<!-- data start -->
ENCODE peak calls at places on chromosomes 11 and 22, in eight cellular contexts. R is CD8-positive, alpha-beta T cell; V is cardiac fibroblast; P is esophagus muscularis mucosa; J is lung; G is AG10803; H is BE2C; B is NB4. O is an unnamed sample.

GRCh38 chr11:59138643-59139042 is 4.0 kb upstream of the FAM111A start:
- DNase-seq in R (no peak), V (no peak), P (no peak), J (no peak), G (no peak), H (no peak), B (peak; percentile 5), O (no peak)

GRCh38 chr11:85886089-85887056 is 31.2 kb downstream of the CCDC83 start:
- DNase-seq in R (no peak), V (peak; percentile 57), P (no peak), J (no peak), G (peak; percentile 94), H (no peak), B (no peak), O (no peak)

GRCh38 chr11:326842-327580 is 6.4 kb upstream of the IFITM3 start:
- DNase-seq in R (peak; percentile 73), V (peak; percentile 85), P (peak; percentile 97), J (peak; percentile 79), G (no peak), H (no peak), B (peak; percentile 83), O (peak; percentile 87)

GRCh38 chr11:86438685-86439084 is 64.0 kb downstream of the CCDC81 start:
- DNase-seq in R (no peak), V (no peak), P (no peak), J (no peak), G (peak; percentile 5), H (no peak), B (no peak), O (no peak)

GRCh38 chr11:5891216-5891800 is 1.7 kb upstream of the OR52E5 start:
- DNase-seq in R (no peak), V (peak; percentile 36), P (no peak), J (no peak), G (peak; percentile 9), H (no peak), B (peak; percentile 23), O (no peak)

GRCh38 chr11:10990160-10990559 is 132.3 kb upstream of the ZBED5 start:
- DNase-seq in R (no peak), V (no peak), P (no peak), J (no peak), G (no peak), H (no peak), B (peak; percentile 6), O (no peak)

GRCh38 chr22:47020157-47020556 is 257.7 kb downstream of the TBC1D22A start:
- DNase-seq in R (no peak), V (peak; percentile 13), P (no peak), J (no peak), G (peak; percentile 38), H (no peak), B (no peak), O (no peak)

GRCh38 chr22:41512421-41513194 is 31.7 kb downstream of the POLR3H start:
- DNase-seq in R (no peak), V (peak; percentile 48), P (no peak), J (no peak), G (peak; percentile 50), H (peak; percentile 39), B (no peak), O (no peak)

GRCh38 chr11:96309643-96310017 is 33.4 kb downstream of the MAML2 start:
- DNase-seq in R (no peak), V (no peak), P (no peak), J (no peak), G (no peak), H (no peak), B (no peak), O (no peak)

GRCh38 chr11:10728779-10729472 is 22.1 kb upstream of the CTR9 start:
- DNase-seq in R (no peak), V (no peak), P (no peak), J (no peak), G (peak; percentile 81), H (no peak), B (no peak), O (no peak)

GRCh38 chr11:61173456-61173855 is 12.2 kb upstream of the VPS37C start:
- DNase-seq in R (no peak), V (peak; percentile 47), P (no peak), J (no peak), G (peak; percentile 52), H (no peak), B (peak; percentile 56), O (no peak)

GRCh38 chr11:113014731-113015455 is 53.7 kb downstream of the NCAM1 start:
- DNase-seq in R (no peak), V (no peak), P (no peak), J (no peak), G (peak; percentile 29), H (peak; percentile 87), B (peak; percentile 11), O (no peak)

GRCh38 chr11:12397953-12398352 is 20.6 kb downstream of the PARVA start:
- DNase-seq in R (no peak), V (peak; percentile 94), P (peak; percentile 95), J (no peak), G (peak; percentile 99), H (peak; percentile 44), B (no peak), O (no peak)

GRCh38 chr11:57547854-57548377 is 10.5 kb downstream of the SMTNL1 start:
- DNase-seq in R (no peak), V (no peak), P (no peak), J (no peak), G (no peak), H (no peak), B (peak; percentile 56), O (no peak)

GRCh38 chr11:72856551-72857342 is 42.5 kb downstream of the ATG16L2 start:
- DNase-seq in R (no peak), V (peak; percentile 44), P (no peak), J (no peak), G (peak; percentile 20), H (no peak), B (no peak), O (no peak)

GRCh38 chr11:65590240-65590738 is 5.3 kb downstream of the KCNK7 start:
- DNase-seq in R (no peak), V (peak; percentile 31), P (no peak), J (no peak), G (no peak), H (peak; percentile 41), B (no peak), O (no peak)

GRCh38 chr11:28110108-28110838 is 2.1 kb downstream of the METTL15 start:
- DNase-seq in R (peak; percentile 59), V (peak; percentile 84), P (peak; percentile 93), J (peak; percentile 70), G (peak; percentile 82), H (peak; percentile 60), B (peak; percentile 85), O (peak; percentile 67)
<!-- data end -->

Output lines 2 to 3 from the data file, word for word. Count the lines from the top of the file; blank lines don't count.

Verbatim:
GRCh38 chr11:59138643-59139042 is 4.0 kb upstream of the FAM111A start:
- DNase-seq in R (no peak), V (no peak), P (no peak), J (no peak), G (no peak), H (no peak), B (peak; percentile 5), O (no peak)